Somali leader: 'Bombing is US policy all over the world'

January 19, 2007

Sheikh Isse Musse, Imam of the Virgin Mary Mosque and spiritual leader of Melbourne's Horn of Africa Muslim community, condemned the US bombing of his native Somalia and its instigation of the invasion by Ethiopian troops inlate December. He also expressed hope that out of the current conflict Somalia might regain its sovereignty and national unity after years of anarchy and violence.

"Somalia has been a failed state for 16 years, with no central government or institutions, and the people in the grip of feuding clans and opposing warlords", he explained to Green Left Weekly. "Then, three years ago there was an attempt to form a government, although this was outside the country, in Kenya. Many clans participated, but it was not supported by all people, and not by the West and the US, which supported the warlords. In this confusion, the Islamists arose as a force six to seven months ago, controlling much of the country, especially the capital, and won a reputation for restoring stability."

This reputation for bringing stability won the Islamic Courts Union (ICU) popular support, especially in the places worst affected by the warlords, he said. "The warlords would set up checkpoints in urban areas to make people pay them tribute. This disappeared with the rise of the Islamists, so people could freely move around."

However, this popularity was diminished somewhat by what Sheikh Isse described as their political immaturity. "They did not know how to prioritise, how to run the country and lead the people out of chaos. They started with closing down cinemas, which backfired."

Although the warlords were crushed, "they were re-grouped by the US, under the auspices of Ethiopia. The invading Ethiopian armies included the warlords' militias."

Sheikh Isse added: "Ethiopia was doing the job of the US, that's why there was no condemnation in the UN. The US has been keeping its eye on Somalia since it left in 1993. That was 'Operation Restore Hope', in which 18 US soldiers were killed. That intervention also killed 5000 Somalis, but this is rarely mentioned."

He rejected the US claim that Somalia was sheltering the al Qaeda operatives allegedly responsible for the 1998 bombing of the US embassies in Kenya and Tanzania, pointing out that Somalia's clan structure would make it difficult for foreigners to hide among the population. He likened the alleged presence of the embassy bombers in Somalia to the mythical weapons of mass destruction used to justify the invasion of Iraq.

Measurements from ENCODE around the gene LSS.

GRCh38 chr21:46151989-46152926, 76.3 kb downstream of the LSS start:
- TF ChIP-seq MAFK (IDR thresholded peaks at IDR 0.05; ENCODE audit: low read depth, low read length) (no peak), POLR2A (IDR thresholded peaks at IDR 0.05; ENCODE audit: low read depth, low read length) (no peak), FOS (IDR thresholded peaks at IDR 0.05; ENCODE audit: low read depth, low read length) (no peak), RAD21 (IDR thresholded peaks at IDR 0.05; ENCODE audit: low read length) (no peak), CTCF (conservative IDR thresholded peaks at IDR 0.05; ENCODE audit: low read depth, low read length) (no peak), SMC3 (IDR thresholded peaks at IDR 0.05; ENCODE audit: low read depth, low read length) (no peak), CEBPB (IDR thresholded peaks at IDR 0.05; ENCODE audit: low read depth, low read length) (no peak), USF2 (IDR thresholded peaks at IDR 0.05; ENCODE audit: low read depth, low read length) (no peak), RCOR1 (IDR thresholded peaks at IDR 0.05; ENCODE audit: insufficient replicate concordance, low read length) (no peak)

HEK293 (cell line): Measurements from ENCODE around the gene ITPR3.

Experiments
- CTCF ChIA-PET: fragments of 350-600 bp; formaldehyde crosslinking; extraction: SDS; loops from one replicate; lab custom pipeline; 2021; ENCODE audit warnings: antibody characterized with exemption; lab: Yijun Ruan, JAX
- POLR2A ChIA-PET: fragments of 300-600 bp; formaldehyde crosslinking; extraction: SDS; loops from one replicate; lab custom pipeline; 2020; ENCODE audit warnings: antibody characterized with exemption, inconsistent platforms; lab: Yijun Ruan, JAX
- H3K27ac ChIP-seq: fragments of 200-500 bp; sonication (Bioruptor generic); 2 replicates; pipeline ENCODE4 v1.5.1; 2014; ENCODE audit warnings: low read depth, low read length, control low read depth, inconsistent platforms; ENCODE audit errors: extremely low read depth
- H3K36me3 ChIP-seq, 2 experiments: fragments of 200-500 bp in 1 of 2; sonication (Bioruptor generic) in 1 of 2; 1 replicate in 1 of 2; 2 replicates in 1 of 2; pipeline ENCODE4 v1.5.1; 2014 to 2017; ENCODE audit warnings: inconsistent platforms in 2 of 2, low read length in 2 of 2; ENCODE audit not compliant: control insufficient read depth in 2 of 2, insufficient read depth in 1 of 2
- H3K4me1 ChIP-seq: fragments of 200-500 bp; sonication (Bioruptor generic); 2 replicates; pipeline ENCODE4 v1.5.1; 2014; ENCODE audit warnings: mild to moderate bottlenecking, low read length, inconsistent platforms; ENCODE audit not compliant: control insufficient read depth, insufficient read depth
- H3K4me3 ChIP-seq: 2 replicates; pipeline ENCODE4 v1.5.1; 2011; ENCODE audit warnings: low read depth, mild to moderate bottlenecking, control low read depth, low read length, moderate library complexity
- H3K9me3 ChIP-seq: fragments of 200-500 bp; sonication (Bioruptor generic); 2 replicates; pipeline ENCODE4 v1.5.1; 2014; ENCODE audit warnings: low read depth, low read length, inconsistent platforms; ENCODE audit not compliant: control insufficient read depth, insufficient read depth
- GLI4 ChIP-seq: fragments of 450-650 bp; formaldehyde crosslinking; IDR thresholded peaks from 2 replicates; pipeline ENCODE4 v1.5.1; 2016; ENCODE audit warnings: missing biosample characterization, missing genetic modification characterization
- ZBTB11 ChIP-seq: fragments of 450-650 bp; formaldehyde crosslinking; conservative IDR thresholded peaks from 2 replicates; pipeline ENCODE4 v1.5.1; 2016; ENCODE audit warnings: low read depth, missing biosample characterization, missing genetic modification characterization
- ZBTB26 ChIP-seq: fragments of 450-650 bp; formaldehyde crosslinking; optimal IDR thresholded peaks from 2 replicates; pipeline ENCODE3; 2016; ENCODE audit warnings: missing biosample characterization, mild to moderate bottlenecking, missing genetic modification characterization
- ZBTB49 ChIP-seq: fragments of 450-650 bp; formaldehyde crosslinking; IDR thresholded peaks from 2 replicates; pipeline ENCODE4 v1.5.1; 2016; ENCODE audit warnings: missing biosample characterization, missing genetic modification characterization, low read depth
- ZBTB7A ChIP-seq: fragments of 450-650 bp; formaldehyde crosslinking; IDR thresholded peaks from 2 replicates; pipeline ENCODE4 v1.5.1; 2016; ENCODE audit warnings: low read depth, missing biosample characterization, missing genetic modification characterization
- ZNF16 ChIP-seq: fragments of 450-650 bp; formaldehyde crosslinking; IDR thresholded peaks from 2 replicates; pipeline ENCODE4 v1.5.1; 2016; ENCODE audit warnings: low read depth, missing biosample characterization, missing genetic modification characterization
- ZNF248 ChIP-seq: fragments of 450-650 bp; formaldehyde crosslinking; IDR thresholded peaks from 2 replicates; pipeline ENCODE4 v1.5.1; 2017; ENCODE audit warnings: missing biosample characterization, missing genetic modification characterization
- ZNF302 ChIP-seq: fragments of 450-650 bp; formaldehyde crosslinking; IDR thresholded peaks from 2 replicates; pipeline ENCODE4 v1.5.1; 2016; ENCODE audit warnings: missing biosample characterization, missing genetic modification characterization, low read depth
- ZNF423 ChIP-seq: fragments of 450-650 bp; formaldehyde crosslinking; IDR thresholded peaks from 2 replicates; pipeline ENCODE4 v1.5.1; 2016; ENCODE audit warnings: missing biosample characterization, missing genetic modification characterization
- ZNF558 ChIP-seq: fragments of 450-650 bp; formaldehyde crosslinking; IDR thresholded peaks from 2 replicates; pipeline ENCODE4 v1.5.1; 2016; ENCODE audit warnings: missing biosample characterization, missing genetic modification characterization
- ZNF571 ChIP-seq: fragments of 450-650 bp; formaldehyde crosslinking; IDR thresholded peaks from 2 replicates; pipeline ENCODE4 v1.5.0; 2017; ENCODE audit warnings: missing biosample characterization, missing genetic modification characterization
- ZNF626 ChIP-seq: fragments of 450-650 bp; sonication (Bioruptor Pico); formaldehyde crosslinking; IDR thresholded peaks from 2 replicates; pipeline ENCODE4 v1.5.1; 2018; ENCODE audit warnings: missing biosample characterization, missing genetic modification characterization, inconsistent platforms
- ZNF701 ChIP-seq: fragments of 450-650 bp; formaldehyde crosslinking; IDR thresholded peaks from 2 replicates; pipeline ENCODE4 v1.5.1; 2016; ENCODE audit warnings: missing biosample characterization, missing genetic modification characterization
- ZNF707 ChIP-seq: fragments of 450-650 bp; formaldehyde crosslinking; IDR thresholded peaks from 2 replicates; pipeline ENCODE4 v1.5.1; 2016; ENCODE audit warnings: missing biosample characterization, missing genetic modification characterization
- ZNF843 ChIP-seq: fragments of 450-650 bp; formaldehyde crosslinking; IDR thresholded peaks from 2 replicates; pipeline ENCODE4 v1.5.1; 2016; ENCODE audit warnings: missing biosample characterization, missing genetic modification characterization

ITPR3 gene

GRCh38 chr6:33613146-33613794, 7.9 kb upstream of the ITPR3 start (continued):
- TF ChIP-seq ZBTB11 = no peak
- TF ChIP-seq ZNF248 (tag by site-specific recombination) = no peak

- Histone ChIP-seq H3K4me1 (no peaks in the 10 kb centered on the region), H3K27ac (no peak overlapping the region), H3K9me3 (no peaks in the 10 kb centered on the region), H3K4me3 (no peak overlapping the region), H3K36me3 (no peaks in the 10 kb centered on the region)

"It's very hard to believe America", Sheik Isse said. "They could get the transitional government to hunt down four or five al Qaeda, but bombing is American policy all over the world."

He added that the US may not be the only imperialists intervening in Somalia: "There are rumours that British SAS forces have moved across the Kenyan border, but this is difficult to confirm."

Despite opposing the US-instigated Ethiopian invasion that brought the transitional government to power, Sheikh Isse said it is potentially a unifying force: "They have brought most of the warlords under one umbrella, with their militias going into a national army."

He doubts that the ICU would be able to wage a guerrilla war, saying it would be more likely to "melt back into their communities and be sheltered by their clans". He said that about 2000 "young and untrained" ICU fighters died resisting the Ethiopian invasion.

While calling for the immediate withdrawal of Ethiopian troops, Sheikh Isse supported the proposal for African Union peacekeepers. "We hope this country regains its sovereignty. It's been without sovereignty for 16 years", he said. "This may be achieved with the presence of African troops. A multilateral African force would be better than the Ethiopian forces, given the age-old conflict between the two countries."

However, "things are not happening in the way desired", he added. "The Ethiopians are not pulling out until African Union forces arrive … a prolonged Ethiopian presence will cause friction: it would be good policy if they pull out."

"The US should take its hands off this country. The US and Ethiopia don't have a good image there and it would be best if they left", he concluded.

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